Port 22 will always be hammered it is just how it is, to ameliorate:-

I should note that your current ssh connection on 22 will not go down when you restart the sshd service, so you can check with another session that it still works on the “new port”, if you have set your firewall up properly it will still work .

(I would have to say though , that if you had set your firewall up securely in the first place, you wouldn’t have all those connections attempts in the first place :wink: )

To make sure I don’t get locked out, I would setup PPTP VPN on the freepbx (command line installation but not that difficult). Its alot easier to get up and running than OpenVPN, its less secure, but its temporary.

  • Setup PPTP server

  • Connect to PPTP server

  • SSH to local IP of FreePBX

  • Change the SSH Port configuration

  • Remove PPTP server

  • SSH to new port

  • Never worry about people attacking SSH again

Then you won’t get locked out mid configuration

It is really rather easily feasible, before you make the “changes” you open “pinholes” on your firewall (or iptables) from all your current SIP client networks from 5060 to your “new port”, then they will work on 5060 OR the “new port”, BUT, “NO MORE BAD GUYS” !!, do the same for any other ports you have open . . .

(rasterisk -x ‘sip show peers’ and look at the IP’s currently being registered from, if they are using DHCP service from THEIR ISP , then choose the smallest network that "whois (ip address) " returns)

In Fail2Ban (Intrusion detection) settings in System Admin, Whitelist the IP addresses and they will not be banned any more. I did this after locking my own PC out of the web interface after getting my UCP password wrong a few times …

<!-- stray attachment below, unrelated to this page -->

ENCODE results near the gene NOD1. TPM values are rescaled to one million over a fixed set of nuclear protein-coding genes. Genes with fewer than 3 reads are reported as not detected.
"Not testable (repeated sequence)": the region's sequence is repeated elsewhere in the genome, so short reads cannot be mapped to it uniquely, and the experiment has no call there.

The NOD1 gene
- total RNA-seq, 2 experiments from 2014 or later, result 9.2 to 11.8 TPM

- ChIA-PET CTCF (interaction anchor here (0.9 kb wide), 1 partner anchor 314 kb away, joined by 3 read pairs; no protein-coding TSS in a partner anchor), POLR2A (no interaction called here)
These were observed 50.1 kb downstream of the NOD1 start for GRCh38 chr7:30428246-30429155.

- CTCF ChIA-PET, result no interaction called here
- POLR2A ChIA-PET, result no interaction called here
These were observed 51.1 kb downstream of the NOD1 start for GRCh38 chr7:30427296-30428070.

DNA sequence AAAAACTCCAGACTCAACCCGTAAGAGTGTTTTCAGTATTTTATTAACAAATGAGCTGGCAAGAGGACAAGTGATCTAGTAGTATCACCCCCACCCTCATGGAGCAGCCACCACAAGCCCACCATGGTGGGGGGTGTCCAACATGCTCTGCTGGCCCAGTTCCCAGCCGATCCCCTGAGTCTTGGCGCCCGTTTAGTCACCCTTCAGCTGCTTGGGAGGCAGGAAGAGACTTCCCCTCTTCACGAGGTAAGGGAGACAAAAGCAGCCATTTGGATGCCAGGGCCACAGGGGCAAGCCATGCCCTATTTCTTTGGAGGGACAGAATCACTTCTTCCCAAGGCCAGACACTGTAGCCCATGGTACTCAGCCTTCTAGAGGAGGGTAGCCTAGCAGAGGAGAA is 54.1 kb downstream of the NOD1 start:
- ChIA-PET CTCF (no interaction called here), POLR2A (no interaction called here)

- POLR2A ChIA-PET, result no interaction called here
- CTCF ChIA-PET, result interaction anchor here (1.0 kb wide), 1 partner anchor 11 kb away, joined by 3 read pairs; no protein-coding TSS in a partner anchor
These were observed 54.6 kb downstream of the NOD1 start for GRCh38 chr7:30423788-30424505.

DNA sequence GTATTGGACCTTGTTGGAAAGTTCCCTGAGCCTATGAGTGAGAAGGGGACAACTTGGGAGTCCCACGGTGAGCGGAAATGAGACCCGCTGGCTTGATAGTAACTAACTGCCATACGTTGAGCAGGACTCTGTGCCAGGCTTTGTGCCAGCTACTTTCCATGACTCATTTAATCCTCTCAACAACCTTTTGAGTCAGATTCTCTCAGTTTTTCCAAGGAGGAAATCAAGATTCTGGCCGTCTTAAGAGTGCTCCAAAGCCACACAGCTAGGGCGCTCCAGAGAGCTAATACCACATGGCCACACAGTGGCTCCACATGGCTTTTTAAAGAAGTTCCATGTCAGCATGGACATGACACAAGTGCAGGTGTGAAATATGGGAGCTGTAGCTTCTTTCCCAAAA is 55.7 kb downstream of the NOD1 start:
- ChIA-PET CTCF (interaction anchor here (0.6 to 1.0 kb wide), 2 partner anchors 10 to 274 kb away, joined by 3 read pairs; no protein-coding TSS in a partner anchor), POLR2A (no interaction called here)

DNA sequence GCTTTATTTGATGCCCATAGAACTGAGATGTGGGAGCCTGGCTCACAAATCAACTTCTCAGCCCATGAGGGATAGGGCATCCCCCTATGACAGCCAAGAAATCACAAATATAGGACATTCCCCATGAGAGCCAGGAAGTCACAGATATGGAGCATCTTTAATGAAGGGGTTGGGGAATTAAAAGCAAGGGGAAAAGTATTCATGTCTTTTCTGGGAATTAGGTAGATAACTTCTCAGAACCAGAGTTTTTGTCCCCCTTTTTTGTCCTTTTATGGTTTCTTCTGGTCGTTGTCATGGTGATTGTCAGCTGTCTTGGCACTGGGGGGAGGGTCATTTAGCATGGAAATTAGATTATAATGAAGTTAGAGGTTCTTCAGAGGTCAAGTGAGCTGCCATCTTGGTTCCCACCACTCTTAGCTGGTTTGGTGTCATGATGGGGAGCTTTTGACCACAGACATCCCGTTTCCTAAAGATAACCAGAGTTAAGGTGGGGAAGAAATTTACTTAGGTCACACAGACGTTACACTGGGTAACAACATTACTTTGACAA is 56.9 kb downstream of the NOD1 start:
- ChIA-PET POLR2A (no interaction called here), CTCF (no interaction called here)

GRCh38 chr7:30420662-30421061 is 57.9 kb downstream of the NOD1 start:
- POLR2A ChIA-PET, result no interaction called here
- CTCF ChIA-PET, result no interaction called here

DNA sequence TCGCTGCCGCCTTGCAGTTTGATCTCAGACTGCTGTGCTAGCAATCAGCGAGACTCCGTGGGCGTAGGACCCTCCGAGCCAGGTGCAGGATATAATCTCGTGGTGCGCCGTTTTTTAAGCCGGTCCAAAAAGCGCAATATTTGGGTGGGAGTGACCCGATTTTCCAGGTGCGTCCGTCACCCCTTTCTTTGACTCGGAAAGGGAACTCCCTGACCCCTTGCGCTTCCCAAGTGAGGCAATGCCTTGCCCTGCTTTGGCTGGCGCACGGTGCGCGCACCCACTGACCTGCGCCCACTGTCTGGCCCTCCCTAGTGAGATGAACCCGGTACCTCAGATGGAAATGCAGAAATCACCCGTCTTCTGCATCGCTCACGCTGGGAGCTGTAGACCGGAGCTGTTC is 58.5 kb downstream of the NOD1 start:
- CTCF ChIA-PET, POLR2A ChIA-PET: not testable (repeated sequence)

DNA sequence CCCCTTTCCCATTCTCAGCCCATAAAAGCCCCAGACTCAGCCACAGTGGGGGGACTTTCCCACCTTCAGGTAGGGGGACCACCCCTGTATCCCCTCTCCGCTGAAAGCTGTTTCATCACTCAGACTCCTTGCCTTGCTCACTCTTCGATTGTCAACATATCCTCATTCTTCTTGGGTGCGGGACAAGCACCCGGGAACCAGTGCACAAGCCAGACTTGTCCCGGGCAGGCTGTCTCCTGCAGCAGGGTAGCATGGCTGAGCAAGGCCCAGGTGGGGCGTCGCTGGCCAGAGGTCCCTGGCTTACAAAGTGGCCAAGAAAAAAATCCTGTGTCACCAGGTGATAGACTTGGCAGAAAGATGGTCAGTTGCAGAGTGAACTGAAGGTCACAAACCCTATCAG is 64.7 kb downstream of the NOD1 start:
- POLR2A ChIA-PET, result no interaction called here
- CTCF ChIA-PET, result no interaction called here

Hi Dicko!

This is what I suspect… but I’m using the default detection/IPTables/Fail2Ban settings that came with the distro because when I asked in previous posts if I could make changes to the Fail2Ban settings directly, forum members were saying that it had a negative effect on the sysadmin module or something like that and that basically if I did so I was “on my own”, so I’m trying to find a way to secure my system without tampering too much with the “default” and “Standard” settings of the distro so much so that I can no longer receive support from FreePBX.

Would you be able to provide some guidance as as to how to do this?

Thank you in advance, it’s really appreciated!!

@dicko @pezzz @rchase I’ve been doing some Googling and have come across APF and BFD (I’ve also seen it being talked about on the forum). I’ve found this particular tutorial here (http://voiplet.com/tutorials/securing-asterisk-freepbx-voip-server-with-apf-bfd.php) which I believe is quiet in-depth HOWEVER, it states that Fail2Ban should be UNINSTALLED before installing APF and BFD?! Is this correct? Should I do this, especially since I’m guessing it will greatly affect the upgrade/update process of the FreePBX distro in the future. What are your thoughts on this please? Also, is there an up to date tutorial on using GeoIP with APT and BFD? I’ve found some but they were written in 2009 and beyond and some of the links are either broken or that databases are non-existant. Any advice would be a blessing!!

My personal choice is CSF/LFD it has scripts to elegantly start (and stop) fail2ban after you have the firewall in place and IMHO does a lot more than it’s competitors.

Fail2ban properly set up does a lot more than watch asterisk/voip servers there are jails for many more services in the distro, the current version however will not easily run on your distribution.

GeoIP is probably a waste of time, a current valid database is quite expensive and the Chinese and Palestinians have for the most part moved to cloud servers in France and America. (they are not stupid :wink: )

As to Sysadmin and Schmooze support, I can’t answer as I don’t use either.